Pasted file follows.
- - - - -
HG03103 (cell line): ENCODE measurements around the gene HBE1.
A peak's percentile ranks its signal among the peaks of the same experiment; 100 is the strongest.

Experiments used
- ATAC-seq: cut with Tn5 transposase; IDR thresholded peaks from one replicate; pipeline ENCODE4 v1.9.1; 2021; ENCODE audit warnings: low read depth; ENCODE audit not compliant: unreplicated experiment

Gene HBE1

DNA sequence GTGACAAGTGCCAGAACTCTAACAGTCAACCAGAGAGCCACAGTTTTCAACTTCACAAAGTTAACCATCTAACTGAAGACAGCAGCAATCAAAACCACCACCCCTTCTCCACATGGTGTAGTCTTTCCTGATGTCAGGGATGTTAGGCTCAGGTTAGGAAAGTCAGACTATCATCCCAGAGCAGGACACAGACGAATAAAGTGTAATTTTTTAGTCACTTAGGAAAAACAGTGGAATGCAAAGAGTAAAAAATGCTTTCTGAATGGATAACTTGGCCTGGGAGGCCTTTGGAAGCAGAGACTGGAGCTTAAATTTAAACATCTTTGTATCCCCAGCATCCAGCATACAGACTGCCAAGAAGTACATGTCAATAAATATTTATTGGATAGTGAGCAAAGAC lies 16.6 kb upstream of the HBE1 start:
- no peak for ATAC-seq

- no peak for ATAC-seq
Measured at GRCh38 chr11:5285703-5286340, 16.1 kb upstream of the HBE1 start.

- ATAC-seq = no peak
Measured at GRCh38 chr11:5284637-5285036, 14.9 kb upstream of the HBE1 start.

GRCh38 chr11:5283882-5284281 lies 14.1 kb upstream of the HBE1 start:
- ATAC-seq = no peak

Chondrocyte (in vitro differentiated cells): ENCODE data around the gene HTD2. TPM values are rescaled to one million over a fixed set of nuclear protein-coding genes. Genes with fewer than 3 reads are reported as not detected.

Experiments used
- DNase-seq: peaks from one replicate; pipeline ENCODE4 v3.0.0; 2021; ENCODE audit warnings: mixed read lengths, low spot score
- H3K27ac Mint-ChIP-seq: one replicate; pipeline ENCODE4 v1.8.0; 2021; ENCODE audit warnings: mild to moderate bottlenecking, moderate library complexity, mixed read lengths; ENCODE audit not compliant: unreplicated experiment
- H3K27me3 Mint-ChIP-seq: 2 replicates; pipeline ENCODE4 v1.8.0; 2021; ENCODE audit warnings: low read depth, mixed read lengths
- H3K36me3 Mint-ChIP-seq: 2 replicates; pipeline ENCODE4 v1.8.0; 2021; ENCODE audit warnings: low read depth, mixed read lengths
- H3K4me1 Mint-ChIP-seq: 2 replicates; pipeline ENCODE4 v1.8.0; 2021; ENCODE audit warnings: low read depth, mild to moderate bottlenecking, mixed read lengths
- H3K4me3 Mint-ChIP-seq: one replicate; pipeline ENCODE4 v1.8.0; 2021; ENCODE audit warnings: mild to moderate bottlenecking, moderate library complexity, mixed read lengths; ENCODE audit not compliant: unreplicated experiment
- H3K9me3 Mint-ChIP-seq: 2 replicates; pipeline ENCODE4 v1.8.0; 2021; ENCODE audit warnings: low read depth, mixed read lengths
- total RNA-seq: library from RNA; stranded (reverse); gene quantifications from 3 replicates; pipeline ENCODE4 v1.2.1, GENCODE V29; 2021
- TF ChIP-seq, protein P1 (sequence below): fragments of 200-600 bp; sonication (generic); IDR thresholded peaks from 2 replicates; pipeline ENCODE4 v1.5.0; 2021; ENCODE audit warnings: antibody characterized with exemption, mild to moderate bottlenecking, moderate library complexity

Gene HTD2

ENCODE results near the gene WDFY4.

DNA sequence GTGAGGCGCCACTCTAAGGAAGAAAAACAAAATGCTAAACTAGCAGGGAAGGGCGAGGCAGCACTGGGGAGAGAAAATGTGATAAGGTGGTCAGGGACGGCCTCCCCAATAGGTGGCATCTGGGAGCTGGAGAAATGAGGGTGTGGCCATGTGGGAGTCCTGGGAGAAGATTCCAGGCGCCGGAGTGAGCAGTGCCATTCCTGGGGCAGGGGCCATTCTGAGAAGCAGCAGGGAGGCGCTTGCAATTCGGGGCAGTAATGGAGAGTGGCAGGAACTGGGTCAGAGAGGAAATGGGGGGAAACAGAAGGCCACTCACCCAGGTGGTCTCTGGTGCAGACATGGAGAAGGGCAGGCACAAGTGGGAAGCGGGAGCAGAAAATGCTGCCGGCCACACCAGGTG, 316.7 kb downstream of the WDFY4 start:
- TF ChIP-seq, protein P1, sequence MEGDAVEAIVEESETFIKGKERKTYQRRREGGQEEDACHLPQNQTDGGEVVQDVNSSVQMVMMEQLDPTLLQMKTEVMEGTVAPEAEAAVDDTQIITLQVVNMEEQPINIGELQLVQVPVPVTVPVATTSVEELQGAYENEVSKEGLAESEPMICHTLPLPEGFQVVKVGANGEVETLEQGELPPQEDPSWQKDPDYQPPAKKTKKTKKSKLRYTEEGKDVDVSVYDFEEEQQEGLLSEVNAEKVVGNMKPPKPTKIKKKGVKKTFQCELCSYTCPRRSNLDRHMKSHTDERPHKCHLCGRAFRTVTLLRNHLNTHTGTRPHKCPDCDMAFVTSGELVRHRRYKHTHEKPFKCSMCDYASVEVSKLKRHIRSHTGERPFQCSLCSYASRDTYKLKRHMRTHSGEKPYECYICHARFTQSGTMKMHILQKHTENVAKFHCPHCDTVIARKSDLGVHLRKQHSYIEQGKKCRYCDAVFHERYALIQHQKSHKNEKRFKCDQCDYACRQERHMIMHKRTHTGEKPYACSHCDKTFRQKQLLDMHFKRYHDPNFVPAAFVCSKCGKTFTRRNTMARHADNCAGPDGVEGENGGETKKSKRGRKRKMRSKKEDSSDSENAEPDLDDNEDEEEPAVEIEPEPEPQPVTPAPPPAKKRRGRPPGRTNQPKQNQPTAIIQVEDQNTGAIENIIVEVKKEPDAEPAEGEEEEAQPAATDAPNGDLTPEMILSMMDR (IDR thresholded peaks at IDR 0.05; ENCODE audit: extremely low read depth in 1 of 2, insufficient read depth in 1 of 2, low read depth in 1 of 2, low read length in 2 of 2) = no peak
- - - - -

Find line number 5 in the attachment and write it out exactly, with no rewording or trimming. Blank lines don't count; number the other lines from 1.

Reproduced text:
Gene HBE1